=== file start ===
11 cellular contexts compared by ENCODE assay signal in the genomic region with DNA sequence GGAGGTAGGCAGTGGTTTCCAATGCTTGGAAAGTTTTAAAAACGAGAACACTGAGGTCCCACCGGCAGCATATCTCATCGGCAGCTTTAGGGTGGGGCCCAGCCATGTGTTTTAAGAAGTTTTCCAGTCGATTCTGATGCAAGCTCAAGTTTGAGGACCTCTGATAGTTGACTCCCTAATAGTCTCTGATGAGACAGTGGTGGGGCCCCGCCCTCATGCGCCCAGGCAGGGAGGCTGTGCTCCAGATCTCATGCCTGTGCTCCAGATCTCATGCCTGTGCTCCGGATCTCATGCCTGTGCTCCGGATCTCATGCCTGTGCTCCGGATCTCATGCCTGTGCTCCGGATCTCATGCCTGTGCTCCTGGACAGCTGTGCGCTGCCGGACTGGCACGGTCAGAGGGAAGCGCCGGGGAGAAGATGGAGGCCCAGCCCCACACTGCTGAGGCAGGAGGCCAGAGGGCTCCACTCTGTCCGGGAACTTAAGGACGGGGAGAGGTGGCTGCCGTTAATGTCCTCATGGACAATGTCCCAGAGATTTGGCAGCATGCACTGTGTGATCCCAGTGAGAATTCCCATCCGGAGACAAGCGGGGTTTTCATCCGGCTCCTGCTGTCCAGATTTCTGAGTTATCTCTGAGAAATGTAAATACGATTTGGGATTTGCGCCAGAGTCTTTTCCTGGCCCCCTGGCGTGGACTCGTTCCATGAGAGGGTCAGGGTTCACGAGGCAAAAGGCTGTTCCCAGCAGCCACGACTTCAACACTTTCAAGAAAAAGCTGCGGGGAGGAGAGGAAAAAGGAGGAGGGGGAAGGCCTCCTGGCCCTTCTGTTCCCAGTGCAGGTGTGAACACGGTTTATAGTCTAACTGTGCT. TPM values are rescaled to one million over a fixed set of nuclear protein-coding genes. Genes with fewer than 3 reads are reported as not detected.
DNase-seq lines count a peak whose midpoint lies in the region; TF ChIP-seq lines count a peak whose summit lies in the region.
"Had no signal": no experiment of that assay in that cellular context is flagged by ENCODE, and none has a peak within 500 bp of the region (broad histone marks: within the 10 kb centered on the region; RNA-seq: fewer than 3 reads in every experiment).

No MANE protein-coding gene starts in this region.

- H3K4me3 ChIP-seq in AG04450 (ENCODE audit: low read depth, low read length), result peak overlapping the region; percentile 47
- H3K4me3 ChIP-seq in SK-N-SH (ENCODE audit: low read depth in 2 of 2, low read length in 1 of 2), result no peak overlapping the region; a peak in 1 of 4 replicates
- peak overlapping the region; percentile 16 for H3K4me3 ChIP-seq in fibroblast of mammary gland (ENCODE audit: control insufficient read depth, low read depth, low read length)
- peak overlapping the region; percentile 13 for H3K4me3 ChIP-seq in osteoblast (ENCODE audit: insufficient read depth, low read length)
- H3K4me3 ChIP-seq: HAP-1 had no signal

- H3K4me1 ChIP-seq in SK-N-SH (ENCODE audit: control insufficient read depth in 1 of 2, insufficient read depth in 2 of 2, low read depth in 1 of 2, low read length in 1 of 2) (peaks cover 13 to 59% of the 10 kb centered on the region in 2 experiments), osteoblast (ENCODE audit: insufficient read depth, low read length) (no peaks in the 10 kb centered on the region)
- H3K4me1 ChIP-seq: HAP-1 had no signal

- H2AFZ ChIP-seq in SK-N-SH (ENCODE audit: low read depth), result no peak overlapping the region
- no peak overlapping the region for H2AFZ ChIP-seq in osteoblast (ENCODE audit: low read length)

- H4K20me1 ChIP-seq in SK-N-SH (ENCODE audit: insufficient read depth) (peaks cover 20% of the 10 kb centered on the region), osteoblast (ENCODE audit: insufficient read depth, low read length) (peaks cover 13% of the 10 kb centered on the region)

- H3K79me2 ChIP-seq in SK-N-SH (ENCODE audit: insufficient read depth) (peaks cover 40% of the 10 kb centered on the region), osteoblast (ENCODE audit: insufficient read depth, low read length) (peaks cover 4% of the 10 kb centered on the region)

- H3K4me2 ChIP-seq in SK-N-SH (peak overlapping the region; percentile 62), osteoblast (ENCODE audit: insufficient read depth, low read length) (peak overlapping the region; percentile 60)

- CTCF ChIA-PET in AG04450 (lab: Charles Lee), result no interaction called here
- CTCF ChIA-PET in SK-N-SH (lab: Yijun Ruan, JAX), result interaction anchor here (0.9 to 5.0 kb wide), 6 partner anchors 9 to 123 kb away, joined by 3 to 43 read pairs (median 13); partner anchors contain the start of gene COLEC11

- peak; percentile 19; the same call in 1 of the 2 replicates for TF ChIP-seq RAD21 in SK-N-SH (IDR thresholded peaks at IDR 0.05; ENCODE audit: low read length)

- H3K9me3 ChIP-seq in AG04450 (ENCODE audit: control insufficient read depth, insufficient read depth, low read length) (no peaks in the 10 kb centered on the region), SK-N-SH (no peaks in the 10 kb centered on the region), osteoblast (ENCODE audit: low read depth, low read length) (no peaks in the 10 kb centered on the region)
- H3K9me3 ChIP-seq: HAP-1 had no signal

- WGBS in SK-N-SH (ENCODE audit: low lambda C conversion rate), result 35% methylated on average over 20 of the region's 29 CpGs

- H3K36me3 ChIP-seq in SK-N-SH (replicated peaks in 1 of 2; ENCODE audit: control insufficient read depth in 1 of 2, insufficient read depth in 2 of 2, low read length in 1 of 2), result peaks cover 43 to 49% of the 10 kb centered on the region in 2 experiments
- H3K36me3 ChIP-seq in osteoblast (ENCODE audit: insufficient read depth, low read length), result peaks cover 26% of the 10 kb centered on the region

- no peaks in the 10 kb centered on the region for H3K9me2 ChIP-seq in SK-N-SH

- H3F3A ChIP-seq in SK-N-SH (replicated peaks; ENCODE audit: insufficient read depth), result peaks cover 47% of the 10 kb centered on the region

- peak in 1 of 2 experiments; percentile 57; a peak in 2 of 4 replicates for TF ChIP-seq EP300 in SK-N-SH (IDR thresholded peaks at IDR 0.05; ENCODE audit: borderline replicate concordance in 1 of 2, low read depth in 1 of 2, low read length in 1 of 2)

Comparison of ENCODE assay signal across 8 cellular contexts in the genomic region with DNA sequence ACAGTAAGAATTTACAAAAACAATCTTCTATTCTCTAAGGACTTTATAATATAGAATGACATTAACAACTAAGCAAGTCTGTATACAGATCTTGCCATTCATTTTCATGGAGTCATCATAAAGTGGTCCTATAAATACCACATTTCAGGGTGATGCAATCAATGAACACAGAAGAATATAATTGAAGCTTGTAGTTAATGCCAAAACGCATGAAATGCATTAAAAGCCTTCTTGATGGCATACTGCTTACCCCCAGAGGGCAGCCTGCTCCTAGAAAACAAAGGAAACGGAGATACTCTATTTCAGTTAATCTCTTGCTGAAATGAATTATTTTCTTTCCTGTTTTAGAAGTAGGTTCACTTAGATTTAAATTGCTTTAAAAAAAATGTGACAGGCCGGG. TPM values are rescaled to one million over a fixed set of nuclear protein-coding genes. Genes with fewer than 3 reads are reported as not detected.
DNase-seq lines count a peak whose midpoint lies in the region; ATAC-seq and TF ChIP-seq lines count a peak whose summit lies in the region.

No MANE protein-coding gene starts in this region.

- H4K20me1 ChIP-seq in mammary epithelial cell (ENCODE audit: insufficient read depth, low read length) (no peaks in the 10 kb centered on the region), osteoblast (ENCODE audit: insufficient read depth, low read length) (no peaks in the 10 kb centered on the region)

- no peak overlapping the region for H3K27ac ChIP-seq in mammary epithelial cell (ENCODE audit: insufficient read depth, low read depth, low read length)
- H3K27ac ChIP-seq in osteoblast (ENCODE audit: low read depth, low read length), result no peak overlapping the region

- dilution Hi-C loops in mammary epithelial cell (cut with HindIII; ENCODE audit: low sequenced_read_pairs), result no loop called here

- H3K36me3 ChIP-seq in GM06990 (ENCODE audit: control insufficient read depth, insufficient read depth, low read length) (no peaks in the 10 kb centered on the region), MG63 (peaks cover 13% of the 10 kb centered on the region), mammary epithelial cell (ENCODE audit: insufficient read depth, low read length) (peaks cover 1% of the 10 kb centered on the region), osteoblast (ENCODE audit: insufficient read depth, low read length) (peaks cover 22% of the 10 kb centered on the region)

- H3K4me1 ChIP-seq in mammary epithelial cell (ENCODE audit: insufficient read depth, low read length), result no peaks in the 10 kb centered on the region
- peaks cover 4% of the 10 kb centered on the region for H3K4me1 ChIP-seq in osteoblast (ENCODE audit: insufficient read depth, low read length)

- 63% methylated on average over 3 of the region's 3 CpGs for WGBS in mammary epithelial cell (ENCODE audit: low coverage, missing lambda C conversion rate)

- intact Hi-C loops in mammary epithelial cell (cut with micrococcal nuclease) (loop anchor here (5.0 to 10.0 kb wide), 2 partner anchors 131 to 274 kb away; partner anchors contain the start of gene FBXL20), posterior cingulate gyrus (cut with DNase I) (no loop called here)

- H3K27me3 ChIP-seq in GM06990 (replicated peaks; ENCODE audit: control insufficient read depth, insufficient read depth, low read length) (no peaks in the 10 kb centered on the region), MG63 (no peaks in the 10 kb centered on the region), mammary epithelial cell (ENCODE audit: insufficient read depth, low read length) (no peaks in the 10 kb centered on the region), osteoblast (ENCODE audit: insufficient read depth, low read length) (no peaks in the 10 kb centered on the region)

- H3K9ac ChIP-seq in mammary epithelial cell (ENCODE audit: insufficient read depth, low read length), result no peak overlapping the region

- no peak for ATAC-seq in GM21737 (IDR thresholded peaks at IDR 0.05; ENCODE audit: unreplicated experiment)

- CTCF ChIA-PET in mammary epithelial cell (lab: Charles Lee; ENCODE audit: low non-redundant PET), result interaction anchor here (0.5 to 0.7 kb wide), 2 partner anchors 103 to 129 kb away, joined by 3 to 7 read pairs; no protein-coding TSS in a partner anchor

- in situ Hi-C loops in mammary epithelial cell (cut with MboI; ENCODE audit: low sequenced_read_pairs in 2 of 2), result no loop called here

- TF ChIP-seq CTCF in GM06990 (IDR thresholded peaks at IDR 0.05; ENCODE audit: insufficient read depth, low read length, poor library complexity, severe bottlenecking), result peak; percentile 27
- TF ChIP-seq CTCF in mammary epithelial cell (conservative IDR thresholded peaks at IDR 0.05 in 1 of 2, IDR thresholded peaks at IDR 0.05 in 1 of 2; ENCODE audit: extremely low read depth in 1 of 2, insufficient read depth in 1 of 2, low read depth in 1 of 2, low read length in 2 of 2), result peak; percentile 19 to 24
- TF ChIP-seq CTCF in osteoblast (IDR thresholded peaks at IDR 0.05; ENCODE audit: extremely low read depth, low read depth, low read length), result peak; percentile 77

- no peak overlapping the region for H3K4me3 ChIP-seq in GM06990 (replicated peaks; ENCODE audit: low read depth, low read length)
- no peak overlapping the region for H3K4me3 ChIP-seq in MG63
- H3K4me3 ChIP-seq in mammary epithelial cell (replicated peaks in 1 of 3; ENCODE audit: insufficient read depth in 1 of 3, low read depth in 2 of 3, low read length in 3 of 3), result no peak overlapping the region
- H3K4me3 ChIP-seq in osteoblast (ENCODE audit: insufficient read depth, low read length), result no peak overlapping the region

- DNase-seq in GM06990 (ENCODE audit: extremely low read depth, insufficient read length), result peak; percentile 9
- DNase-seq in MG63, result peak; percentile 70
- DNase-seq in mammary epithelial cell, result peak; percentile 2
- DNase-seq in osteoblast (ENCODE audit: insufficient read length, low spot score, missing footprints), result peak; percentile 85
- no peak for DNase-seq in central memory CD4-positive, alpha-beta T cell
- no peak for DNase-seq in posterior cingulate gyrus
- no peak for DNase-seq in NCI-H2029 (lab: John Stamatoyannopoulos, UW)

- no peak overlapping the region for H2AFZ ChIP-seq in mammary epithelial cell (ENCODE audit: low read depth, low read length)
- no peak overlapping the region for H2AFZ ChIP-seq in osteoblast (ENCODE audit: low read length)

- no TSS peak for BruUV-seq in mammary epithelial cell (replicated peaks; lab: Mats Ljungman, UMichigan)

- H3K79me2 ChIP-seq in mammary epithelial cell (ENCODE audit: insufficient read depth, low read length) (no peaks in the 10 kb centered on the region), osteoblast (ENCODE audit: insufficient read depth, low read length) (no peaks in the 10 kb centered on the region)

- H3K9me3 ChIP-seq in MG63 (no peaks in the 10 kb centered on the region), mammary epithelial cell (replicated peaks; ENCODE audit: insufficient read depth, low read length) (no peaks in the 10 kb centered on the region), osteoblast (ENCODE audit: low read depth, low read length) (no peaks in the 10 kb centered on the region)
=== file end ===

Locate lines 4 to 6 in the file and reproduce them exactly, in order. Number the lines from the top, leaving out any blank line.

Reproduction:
No MANE protein-coding gene starts in this region.

- H3K4me3 ChIP-seq in AG04450 (ENCODE audit: low read depth, low read length), result peak overlapping the region; percentile 47
- H3K4me3 ChIP-seq in SK-N-SH (ENCODE audit: low read depth in 2 of 2, low read length in 1 of 2), result no peak overlapping the region; a peak in 1 of 4 replicates